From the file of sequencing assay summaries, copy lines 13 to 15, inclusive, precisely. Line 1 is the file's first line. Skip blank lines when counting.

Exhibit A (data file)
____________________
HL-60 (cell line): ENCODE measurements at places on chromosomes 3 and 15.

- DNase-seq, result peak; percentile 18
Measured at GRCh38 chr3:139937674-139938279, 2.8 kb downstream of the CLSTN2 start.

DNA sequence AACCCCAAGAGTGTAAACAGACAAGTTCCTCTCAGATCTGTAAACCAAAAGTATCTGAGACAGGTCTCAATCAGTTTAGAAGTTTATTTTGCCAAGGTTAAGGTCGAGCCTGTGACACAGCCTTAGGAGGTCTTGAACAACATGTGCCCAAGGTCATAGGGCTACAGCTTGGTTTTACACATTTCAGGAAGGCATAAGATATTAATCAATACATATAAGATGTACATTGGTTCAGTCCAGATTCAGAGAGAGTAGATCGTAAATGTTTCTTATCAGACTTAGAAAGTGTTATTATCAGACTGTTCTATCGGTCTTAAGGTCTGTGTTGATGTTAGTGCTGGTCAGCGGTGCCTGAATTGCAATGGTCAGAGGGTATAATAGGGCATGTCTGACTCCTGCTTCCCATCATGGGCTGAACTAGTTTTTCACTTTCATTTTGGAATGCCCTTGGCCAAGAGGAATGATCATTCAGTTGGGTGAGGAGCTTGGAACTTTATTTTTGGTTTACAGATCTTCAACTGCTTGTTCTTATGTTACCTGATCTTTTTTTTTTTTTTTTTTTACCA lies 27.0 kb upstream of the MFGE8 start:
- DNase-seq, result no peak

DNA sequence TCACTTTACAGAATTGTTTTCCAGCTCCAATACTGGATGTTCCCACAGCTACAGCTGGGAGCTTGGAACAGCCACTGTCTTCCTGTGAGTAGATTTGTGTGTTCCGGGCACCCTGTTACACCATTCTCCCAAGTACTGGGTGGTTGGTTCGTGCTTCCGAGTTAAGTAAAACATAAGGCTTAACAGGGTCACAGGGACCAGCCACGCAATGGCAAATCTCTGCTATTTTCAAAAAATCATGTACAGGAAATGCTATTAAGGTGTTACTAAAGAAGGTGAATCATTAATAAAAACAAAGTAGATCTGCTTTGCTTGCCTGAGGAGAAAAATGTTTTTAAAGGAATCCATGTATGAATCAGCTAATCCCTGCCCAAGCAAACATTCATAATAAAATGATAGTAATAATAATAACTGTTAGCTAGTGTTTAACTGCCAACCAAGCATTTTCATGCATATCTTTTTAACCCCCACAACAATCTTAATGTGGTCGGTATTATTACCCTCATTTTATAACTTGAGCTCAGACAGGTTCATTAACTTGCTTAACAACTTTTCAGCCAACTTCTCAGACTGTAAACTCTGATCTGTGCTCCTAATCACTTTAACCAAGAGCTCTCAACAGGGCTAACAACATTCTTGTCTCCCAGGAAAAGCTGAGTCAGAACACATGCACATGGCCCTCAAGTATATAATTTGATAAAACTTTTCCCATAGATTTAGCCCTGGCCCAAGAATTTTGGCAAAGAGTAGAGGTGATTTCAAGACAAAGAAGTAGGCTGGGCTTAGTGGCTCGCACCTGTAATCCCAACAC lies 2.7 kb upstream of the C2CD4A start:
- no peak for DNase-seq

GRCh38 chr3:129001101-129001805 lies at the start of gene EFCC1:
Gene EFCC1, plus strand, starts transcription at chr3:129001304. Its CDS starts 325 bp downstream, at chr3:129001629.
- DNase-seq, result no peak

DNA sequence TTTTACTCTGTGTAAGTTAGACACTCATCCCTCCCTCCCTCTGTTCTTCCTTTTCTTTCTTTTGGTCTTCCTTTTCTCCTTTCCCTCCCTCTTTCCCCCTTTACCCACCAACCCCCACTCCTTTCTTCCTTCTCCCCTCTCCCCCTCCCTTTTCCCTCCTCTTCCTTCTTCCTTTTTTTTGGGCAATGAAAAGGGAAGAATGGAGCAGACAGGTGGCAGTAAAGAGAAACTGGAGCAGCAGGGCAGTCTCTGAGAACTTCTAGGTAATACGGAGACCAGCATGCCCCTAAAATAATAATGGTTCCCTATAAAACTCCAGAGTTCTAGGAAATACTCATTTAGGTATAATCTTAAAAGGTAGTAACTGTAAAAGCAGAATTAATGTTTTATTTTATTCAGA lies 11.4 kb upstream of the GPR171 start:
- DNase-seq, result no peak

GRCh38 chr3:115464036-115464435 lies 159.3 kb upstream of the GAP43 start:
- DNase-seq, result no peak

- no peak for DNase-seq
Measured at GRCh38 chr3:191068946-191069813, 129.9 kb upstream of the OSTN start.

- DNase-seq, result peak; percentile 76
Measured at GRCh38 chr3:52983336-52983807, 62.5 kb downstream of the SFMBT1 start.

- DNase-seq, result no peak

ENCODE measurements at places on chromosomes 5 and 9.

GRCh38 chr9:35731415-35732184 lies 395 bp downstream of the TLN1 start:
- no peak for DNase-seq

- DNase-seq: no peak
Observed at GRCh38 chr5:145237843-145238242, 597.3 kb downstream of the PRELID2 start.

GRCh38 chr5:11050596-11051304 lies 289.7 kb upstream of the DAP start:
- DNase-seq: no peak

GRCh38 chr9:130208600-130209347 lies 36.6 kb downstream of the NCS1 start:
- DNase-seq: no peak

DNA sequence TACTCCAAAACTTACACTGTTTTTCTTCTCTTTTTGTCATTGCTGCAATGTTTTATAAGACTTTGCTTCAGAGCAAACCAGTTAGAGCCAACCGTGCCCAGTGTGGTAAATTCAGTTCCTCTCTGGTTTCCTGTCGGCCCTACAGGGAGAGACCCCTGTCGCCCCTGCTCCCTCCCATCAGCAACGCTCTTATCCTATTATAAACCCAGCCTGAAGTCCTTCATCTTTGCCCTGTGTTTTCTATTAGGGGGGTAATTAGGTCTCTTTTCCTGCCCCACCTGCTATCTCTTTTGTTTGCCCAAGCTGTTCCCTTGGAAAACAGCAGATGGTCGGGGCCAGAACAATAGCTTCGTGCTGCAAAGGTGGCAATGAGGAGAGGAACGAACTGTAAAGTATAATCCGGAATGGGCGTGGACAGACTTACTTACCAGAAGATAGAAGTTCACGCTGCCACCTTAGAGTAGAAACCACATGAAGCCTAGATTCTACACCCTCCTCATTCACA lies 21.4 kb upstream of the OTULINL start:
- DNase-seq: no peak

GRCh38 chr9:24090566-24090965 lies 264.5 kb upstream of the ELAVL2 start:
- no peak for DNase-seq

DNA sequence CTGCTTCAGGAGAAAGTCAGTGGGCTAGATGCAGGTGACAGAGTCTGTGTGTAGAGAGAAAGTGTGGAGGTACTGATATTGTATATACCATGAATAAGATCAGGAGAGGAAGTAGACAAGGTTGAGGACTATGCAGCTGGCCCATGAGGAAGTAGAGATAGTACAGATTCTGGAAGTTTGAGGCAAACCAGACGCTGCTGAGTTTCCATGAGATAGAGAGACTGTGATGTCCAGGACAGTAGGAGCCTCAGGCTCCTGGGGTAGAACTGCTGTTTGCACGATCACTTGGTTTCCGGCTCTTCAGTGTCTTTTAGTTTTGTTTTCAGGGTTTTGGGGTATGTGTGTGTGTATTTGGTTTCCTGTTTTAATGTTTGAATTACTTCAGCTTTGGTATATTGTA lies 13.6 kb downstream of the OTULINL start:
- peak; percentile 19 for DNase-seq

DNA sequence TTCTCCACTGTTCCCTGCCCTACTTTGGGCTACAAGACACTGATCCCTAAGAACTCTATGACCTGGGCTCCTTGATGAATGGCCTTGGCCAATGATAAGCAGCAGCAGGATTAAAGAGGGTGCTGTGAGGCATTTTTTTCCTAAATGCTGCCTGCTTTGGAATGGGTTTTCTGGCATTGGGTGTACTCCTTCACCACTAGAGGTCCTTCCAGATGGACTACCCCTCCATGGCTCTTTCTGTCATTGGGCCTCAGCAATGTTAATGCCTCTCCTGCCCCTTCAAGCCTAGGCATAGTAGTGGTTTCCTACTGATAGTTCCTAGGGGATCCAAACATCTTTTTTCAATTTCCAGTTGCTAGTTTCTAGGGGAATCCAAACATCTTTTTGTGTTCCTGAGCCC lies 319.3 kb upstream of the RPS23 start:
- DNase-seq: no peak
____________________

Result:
GRCh38 chr3:115464036-115464435 lies 159.3 kb upstream of the GAP43 start:
- DNase-seq, result no peak

- no peak for DNase-seq